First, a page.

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Sushi Fights Back

By Amanda Ayers

I have always enjoyed sushi from the first time I ate it, however, after what happened to my brother, I am very hesitant to eat it again. My oldest brother, Julian, is the person in my family who showed me that raw fish is wonderfully tasty. He would always make sure that whenever the family and I came down to visit him we would go out for sushi at least once. So, when we went to visit him, and he venomously said no to going out to sushi I was very confused. When I asked what had happened, I was shocked. He had bitten into a piece of sushi and there was a squid bone in it. The bone pierced his tooth and went into his gums. After multiple infections and five root canals over the span of two years, the tooth was pulled.

The squid bone that ruined his tooth was essentially a fragment of a bigger piece. Squids do not have bones, but they do have this structural part called a pen, or gladius. It is the hard internal structure of the squid, it is their “backbone”. It is sharp and flexible. My brother said it felt like he bit down on a piece of glass if that gives you any indication of how sharp this gladius is. In a normal situation, the squid would have been cleaned properly and the chef’s station would have been cleaned of any remaining shards to prevent injury.

The problem for the public is the improper care and preparation of sushi. Getting bones in your sushi is rarer than getting food poisoning or tapeworms from it. Contracting food poisoning from sushi is very common and they have even narrowed it down to numerous bacterium; Vibrio, Listeriosis, Salmonella, and Bacillus Cereus to name a few (3). Raw or undercooked fish may also harbor the most common food-poisoning bacteria, Salmonella, which causes about 1.2 million illnesses, 23,000 hospitalizations and 450 deaths in the US every year, according to the CDC (4). Imagine how many people a year suffer from these bacteria if only one of them causes 1.2 million cases a year! All people who experience this problem are people who have eaten sushi, and the more sushi you eat the higher your risk of infection. Whether you acquire food poisoning or receive a bone in your tooth, the problem is still the same! Improper care and preparation of sushi.

An organization I found that is trying to rectify the problem of improper sushi handling is called The All-Japan Sushi Skills Institute. The All-Japan Sushi Skills Institute is an institution based in Japan that looks to instruct and teach people from all over the globe the proper handling and technique for sushi preparation (2). They allow corporations to have their sushi chefs attend lectures and trainings for the proper technique for sushi preparation. The All-Japan Sushi Skills Institute allows corporations to have their sushi chefs attend lectures and trainings for the proper techniques online to raise the hygienic sushi preparations to reduce the amount of contaminated sushi around the world (2). They recommend that there needs to be a master training knowledge and certification system for sushi chefs that work elsewhere than Japan. The All-Japan Sushi Skills Institute wants to raise the amount of educated sushi chefs to increase safety of the public consuming sushi around the world.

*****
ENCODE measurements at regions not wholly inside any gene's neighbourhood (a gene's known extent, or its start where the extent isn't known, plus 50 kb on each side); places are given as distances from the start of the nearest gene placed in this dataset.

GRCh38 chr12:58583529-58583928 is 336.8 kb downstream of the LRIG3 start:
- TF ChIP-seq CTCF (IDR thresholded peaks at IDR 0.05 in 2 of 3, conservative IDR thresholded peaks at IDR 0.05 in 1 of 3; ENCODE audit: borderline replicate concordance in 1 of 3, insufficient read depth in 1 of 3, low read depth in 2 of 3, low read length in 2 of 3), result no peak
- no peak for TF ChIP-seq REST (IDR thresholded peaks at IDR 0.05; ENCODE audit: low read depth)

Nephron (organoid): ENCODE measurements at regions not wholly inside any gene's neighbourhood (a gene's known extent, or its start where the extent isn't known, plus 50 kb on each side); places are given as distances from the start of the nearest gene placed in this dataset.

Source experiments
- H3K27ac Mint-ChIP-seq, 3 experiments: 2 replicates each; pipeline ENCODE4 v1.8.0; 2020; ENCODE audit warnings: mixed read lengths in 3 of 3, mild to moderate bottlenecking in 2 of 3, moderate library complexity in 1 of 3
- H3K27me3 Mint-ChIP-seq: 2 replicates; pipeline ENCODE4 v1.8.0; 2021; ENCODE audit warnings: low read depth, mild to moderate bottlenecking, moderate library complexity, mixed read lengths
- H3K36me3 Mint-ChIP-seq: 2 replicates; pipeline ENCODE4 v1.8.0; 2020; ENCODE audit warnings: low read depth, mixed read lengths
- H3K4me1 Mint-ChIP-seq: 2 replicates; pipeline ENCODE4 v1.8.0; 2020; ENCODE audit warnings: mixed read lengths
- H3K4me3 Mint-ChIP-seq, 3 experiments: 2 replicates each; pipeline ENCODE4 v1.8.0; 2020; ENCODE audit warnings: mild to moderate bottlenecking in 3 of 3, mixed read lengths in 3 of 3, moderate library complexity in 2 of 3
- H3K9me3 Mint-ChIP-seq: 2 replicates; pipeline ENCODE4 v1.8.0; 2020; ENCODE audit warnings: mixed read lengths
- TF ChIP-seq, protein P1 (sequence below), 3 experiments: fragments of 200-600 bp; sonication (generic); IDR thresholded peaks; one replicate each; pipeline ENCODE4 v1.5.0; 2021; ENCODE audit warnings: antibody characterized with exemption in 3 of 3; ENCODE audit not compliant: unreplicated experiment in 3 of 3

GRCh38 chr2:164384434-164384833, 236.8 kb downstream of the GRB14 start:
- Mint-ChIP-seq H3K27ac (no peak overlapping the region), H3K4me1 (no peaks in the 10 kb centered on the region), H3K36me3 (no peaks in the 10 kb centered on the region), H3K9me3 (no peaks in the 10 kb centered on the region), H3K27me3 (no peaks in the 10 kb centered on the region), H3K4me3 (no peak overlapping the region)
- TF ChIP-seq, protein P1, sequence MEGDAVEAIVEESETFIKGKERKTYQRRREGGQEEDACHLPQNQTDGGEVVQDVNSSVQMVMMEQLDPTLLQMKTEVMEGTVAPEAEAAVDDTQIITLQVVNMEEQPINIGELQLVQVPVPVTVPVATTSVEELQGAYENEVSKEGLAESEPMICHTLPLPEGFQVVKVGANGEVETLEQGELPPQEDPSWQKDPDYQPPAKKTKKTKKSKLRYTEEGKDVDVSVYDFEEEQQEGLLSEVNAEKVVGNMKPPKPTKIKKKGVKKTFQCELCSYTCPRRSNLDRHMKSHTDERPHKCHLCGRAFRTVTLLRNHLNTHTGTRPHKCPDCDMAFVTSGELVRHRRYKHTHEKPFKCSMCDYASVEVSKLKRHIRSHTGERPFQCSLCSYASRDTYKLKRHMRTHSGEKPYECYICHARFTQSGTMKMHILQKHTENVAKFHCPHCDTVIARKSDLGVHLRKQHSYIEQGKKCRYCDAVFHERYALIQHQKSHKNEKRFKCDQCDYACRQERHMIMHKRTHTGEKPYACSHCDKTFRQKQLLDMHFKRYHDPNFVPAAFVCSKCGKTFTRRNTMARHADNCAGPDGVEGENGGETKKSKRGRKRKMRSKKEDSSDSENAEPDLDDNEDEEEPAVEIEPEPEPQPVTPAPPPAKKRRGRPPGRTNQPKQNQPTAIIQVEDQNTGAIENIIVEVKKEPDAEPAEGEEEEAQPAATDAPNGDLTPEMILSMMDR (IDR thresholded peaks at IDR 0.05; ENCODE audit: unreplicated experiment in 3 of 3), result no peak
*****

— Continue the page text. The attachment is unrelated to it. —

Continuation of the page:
If you enjoy eating sushi, make sure you know that the restaurant is reputable. You can do this in numerous ways. First, check the inspection scores. This can be a great indicator of whether the restaurant standards are passing by the health department. This can be found on the health department’s website. Another thing that you can do is look for certificates that show kitchen managers have completed food safety training (1). This can drastically reduce the chance of spreading foodborne illnesses. 

The fact that there are worse things that can happen to you than food poisoning from eating sushi is extremely concerning. Not to mention that a possibility is that you will lose a tooth! I believe that the proper care and technique for preparing sushi needs to be at a higher standard is an understatement. Whenever you go out to eat, always check for signs that a restaurant may not be up to par when it comes to health and safety standards. Wanting to go out to eat is a normal occurrence, however becoming injured from that is not.

References

  1. Centers for Disease Control and Prevention. (2021, May 19). Food Safety and Eating Out. Centers for Disease Control and Prevention. https://www.cdc.gov/foodsafety/communication/eatingout.html.
  2. English. 国際すし知識認証協会. (n.d.). https://www.sushi-ssi.com/english/. 
  3. Ingrid Koo, P. D. (n.d.). Can You Get an Infectious Disease When Eating Sushi or Sashimi? Verywell Health. https://www.verywellhealth.com/diseases-associated-with-eating-sushi-1958814
  4. Scutti, S. (2018, August 31). The dangers of eating raw fish. CNN. https://www.cnn.com/2018/08/30/health/raw-fish-vibrio-vulnificus-amputation/index.html. 

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